If there's one figure that's been done to death as much as Bumblebee, it's Optimus Prime. Hasbro promised a whole new mold for Optimus this time around, and they deliver. By the end of this review, you'll likely know whether this mold is an improvement, or whether the original Voyager mold is still king.
Optimus Prime has defended countless worlds against the threat of the Decepticons, but Earth is the first since Cybertron that he has considered home. He lays his life on the line in the defense of this adopted world. Every action he takes, and every modification he makes to his formidable body, is done to protect Earth.
This is definitely an all new mold, sharing no likeness to the previous Voyager mold. It almost has a sort of Robot Replica look to it. However, it's not without it's quirks. For one, the legs are extremely long compared to the torso. This is especially noticeable since the oversized fuel tanks hang off his shoulders. There is also an abundant use of false detaling, including false rear tires molded into the thighs and the false chest. The head sculpt is about the only improvement over the previous version. It uses a light blue piping.
The knees are never completely straight, although with some filing they could be. Same goes with the feet, which could make a static "at ease" pose a bit tricky.
The main gimmick here is the MechTech ion cannon. Pushing in the rear clip exposes 2 smaller cannons, as well as expands the main barrel. In a long overdue twist, you can lock the spring loaded gimmick in place by twisting the clip to one side.
Final Score:(out of 9pts total) Misproportioned and too busy looking. A case where older is sometimes better.
Supplied accessories:(1) Ion rifle
The transformation process is certainly clever. The instructions are easy to follow as well. Both of these points make this Prime a bit fun to convert between modes, perhaps his highlight.
Though there are a lot of parts moving about, they all have a fluid action. There's never any real binding. If there is a 'hard part', it's just making sure the shoulders are in the right position to lock the hood in place.
Final Score:(out of 6pts total)Simple enough to convert, complex enough to not bore you.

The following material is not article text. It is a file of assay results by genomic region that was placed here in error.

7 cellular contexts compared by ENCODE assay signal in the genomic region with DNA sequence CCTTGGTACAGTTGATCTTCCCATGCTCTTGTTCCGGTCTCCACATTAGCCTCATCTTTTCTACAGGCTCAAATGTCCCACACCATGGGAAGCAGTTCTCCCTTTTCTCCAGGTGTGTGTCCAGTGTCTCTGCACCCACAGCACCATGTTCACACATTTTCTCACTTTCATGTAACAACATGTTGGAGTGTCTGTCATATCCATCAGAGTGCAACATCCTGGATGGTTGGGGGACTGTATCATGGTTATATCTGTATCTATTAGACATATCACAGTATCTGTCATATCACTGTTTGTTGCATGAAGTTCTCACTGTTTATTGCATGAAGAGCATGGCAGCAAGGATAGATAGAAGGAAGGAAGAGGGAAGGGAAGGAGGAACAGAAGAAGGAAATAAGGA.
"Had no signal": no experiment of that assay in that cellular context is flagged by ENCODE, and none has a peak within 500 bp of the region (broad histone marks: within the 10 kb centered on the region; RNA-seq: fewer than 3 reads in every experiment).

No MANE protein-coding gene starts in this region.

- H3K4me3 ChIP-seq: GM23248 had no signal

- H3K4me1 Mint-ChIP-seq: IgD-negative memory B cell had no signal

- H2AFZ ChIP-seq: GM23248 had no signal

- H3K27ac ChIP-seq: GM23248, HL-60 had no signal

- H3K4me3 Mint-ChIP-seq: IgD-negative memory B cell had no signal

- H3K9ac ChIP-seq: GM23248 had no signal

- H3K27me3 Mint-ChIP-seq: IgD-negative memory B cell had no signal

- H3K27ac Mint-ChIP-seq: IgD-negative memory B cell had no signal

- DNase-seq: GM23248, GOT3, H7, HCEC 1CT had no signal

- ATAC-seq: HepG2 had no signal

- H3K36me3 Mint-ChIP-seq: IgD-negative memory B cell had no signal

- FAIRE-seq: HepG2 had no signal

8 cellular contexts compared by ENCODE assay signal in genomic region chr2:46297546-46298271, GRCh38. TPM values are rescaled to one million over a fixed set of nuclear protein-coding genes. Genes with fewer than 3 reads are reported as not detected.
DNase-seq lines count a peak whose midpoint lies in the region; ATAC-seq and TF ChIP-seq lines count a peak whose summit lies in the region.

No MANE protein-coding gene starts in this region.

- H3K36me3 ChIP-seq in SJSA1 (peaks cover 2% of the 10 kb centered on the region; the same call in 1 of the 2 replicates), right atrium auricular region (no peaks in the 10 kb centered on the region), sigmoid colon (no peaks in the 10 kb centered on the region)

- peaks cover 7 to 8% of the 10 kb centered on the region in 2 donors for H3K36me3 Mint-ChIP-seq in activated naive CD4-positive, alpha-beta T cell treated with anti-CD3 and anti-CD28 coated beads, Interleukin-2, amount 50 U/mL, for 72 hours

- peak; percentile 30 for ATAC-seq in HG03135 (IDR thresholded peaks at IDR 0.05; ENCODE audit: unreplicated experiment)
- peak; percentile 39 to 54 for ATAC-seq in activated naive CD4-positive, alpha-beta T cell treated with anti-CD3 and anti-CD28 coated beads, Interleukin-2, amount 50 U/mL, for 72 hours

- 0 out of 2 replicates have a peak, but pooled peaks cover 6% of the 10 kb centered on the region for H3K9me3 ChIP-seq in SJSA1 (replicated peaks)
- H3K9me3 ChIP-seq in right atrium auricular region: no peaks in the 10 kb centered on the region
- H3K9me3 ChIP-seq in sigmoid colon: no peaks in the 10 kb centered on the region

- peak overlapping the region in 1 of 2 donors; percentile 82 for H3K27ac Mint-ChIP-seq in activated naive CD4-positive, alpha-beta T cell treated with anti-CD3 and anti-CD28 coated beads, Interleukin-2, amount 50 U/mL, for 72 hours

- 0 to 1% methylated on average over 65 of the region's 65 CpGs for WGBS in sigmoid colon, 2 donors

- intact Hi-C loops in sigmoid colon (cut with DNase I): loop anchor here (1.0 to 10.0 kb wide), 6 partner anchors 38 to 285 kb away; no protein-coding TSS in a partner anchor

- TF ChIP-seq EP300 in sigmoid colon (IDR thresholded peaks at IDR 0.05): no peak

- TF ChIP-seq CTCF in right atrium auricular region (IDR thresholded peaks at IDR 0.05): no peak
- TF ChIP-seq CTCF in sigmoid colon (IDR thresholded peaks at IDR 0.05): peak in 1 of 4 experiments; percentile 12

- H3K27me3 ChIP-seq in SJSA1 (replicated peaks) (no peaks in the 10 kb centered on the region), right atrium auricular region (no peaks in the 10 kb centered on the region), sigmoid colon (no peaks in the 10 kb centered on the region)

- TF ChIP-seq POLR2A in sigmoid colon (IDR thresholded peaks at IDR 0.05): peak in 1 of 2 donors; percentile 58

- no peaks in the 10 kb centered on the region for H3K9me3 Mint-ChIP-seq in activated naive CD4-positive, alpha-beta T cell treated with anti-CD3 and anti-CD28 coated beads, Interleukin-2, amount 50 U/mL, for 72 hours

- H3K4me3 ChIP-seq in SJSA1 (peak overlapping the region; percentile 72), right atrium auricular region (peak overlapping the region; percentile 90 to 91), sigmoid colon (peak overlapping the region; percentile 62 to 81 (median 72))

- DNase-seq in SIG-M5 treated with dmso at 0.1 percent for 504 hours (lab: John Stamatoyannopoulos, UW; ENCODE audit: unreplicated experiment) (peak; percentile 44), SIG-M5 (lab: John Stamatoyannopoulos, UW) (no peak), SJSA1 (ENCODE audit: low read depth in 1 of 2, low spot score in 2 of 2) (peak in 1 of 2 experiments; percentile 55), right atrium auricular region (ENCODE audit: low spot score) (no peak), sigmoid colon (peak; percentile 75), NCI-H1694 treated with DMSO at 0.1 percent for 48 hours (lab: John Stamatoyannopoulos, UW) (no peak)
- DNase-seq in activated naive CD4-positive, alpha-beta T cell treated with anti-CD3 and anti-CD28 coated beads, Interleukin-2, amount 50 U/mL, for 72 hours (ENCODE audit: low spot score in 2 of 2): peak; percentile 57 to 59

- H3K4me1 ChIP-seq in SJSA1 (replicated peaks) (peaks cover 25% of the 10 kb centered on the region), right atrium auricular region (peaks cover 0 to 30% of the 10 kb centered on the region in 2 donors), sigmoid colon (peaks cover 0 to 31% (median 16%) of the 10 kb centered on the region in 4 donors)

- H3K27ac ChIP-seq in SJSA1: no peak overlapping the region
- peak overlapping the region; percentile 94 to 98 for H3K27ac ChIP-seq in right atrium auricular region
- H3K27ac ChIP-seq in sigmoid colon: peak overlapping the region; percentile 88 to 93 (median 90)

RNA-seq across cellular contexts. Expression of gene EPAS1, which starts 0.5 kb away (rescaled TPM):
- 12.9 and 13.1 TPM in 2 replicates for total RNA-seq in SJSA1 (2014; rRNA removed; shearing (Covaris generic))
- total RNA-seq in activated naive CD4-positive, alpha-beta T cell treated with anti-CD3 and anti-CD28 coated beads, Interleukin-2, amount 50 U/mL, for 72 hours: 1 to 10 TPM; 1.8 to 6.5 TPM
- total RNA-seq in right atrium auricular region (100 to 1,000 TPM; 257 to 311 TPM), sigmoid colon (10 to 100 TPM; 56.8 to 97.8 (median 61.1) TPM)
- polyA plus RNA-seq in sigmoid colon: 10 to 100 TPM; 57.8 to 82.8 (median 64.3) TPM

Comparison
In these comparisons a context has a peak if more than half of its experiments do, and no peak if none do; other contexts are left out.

Prime retains the classic Peterbilt 379 chassis that has carried him for 3 movies now. From dead on front, it looks great. However, any other angle shows off unforgiving gaps. The fenders and rear tongue highlight this point all too well. The previous Voyager did a much better job here.
Having all these gaps in the bodywork don't do wonders for realism. Then, for reasons unknown, Hasbro decided to pour salt on the wound. Who ever heard of solar panels on the hood and roof of a semi truck? Maybe I'm wrong about them being solar panels. Maybe they're something else. Like tacky.
At least you can have some fun with the MechTech blaster. You can either hook it to the side of the cab or on the 5th wheel in back. Just be careful wheeling it about, as ground clearance is ridiculously low.
Final Score:(out of 9pts total)To try and create a better robot mode, they threw the alt mode in the shredder.
Wheelbase:5.5in/139.7mm (From front wheel to rearmost wheel)
Scale Ratio:51:1 (est)
All negative aspects aside, this Prime looks to be pretty durable. All the important hinges and tabs are riveted, so there's little risk of long term looseness. The only concern may be the smokestacks, which are hard plastic and connected separately to the exhaust. I could see them stressing and breaking off with too much abuse.
This totally depends on if you have the Robo-Vision Optimus or not. If you do, stop reading. Embrace him. This Prime is a step or two down. If you don't have the previous Voyager molds, I'd still reconsider. The robot mode has some merits, but the alt mode is just too sloppy looking for my tastes.
Durability:Fun to Dollar Ratio: Final Score:(out of 6pts total) May stand the test of time, but he won't win a fight against his former mold.
The common mindset is when you redesign a mold for a new line, you generally find ways to improve upon it to make it more realistic, more appealing, etc. Hasbro has seemed to regress with this mold. In comparison, the Robo-vision version of Prime excels on almost all fronts. However, Prime sells. You're not likely to see this figure be much of a shelfwarmer, even if that's the type of fate it might deserve.
|Date||May 11th 2011|
|Score||(5 out of 10)|
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